Developed for railways in Germany, the solution is now being deployed in the south of the country and installers and maintenance workers have accepted the new cable with enthusiasm due to its compatibility with existing technology. Rail networks in South America and Scandinavia are now showing an interest in the solution, which can also be applied to metros and railways.
The traditional approach to marking the origin and ownership of railway cable has been to print the rubber insulation with identity markings but thieves easily overcome this by burning off the insulation. Perversely, this also benefits the thieves as it preserves only the pure copper, making the ‘fencing’ process simpler.
The challenge was to develop a near-indestructible form of identification so that potential buyers and third-party scrapyard auditors can be aware of stolen goods. One approach would be to tag the copper with rare earth elements, creating a ‘fingerprint’ but this is complex, expensive and can be difficult to spot.
In contrast, Nexans’ CORE-TAG solution uses a similar principle to the letters running down a stick of rock or the ‘red thread’ or identification markings which run through the fabric of marine ropes. Within the anti-theft cable runs a fire-resistant copper tape intertwined with the strands of the copper conductor. Every 30 cm, a dot-matrix series of perforations spells out an identification code or name, which can be read with the naked eye.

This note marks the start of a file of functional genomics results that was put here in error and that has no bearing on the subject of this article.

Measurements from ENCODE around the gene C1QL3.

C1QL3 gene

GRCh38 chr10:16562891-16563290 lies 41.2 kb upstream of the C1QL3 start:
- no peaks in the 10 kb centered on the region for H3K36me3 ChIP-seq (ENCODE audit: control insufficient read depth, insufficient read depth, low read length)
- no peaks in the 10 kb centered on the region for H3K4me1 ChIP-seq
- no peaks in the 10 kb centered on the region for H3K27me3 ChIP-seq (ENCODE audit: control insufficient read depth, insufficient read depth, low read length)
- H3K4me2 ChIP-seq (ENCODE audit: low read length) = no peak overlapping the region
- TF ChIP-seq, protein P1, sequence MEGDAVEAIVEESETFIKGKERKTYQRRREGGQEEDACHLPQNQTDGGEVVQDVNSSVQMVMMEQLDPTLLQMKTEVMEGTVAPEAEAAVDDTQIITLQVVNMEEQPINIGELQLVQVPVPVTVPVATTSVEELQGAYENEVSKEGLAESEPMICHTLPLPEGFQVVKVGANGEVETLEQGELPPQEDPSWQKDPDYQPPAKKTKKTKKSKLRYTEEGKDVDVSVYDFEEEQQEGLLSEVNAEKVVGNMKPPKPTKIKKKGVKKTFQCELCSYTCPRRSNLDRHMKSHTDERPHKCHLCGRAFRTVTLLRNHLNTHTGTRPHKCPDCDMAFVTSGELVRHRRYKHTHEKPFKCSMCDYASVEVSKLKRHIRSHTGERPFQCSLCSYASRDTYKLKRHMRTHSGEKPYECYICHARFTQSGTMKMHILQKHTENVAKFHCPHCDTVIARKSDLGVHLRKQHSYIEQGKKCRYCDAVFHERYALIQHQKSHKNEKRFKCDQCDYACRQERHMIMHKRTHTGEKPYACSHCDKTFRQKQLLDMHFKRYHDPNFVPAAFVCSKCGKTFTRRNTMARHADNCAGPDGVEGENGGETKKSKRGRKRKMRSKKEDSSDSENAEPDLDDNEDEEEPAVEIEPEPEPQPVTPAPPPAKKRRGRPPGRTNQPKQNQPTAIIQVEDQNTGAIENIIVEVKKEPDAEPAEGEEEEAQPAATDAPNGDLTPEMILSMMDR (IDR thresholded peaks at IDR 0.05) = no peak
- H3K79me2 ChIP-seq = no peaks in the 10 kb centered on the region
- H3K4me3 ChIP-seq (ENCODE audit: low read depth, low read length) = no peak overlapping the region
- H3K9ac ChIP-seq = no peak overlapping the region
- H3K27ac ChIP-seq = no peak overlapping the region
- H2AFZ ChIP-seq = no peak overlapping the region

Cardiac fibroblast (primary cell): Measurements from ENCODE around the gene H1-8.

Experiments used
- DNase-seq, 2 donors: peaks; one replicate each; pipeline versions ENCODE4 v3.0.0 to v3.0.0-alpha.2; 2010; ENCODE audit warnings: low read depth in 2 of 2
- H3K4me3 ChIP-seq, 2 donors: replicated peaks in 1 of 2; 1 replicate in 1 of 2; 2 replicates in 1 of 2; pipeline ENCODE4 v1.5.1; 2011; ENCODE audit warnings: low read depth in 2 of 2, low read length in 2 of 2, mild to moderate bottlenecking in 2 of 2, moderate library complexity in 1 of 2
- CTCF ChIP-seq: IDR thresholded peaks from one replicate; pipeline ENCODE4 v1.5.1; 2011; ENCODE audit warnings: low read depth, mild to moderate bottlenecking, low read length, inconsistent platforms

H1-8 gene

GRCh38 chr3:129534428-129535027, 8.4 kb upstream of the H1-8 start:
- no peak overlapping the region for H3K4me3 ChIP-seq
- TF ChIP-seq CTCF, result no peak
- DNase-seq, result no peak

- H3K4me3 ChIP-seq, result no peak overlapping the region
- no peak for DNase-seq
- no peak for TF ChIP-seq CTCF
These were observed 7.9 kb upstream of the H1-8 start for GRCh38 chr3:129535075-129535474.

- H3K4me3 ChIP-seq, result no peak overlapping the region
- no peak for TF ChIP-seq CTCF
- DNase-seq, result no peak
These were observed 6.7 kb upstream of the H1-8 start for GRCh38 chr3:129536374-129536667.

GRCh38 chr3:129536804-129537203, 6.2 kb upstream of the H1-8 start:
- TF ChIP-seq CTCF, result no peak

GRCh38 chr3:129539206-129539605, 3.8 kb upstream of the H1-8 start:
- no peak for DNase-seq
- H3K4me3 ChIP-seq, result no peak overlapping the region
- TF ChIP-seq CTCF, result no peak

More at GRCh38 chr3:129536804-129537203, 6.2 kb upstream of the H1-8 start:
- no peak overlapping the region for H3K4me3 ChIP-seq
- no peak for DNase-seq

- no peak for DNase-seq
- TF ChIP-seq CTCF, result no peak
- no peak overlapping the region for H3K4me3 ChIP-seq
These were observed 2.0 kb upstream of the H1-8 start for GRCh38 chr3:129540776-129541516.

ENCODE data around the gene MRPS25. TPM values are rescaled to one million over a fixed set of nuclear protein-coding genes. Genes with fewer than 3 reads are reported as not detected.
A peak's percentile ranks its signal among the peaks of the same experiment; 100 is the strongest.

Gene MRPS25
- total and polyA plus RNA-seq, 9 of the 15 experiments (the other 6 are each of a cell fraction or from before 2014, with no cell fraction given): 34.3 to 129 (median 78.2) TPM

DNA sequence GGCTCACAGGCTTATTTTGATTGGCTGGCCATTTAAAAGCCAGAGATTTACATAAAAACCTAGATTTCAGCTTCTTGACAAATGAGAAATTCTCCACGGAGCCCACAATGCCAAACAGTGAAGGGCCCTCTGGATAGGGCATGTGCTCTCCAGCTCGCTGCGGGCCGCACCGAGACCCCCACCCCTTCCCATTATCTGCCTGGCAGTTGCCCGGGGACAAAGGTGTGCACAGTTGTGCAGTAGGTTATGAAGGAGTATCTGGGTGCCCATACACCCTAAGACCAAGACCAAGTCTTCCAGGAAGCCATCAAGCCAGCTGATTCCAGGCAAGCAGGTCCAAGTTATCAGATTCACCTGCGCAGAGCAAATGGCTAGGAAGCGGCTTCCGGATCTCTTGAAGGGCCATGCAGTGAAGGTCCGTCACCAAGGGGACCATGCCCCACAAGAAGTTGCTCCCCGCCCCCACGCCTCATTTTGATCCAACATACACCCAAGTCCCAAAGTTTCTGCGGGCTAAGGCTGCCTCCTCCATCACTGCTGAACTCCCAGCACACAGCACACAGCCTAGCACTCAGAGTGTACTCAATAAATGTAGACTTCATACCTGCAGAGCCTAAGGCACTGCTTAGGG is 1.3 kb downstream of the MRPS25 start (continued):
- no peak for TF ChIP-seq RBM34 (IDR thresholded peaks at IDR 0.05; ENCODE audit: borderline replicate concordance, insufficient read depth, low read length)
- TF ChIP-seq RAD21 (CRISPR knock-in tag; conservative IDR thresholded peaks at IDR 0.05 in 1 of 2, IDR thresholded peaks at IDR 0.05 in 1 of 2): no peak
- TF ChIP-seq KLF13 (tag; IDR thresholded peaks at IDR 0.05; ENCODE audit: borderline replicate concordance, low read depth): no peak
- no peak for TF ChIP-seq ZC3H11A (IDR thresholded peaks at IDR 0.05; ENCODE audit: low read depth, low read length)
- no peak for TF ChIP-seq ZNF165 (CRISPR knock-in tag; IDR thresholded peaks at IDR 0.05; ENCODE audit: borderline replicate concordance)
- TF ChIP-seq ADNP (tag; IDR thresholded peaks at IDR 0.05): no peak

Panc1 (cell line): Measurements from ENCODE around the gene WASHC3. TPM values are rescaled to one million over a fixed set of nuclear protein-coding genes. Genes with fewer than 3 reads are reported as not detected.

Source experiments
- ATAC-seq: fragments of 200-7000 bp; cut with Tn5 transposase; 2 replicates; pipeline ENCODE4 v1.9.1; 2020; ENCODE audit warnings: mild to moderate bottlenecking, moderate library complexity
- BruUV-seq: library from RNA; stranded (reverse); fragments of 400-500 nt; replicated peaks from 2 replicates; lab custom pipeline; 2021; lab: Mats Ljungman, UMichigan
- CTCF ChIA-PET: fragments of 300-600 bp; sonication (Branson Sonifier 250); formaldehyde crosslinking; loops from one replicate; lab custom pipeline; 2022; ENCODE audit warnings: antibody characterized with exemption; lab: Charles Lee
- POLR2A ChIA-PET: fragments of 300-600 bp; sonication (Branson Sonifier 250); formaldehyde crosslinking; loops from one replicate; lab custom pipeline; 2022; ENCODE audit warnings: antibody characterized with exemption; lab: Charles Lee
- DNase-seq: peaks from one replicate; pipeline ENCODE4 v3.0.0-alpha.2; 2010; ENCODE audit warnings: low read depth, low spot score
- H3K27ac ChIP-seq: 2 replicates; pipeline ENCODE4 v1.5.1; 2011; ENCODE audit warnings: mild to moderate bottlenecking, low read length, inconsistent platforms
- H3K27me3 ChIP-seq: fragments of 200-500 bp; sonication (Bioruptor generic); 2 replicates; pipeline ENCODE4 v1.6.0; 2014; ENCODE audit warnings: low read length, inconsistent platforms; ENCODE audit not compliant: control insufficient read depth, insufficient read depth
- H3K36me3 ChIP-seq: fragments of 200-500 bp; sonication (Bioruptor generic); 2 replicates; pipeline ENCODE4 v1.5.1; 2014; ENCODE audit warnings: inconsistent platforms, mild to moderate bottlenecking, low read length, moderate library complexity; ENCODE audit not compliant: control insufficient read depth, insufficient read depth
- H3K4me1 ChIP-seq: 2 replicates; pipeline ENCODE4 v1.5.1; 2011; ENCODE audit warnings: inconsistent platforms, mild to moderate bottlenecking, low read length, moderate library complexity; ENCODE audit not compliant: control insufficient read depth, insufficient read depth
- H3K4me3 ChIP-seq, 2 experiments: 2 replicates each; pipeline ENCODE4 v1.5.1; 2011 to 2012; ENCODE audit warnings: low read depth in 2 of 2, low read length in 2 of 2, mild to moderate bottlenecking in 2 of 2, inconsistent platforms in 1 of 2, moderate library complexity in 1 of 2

Visual examination of the cut cable will easily identify the presence of the identification tag and only a short length needs to be opened up to read but because the tape is embedded along the entire length of the conductor, it is virtually impossible for a thief to remove.
Not only is the identification tag near impossible to remove and indestructible by fire, but being copper, it also improves the conductivity of the cable. In addition, the CORE-TAG cable is just as easy to handle and install as conventional cables and it uses the same tools and accessories.
The fully patented cable is currently available for grounding cables and can be easily adapted to any conductor (e.g. power or earthing cable) greater than 16 mm2.
Evolution in the copper supply chain
One aspect that cannot be overlooked is copper recycling is a vital element of the copper supply chain and it is very difficult to establish the origin of recycled copper. However, these new technologies offer excellent potential to railway operators to make their rail cables less attractive to steal. They also provide the wider copper supply chain with new tools to identify when stolen copper comes into the eco-system.
But the challenge is not only about finding the solutions to the challenges posed by cable theft. A key task for the industry is to promote and communicate them across the recycling community so that scrap metal traders know what to look for, and also to make it clear to potential thieves that they will find railway cables hard to steal and even harder to dispose of.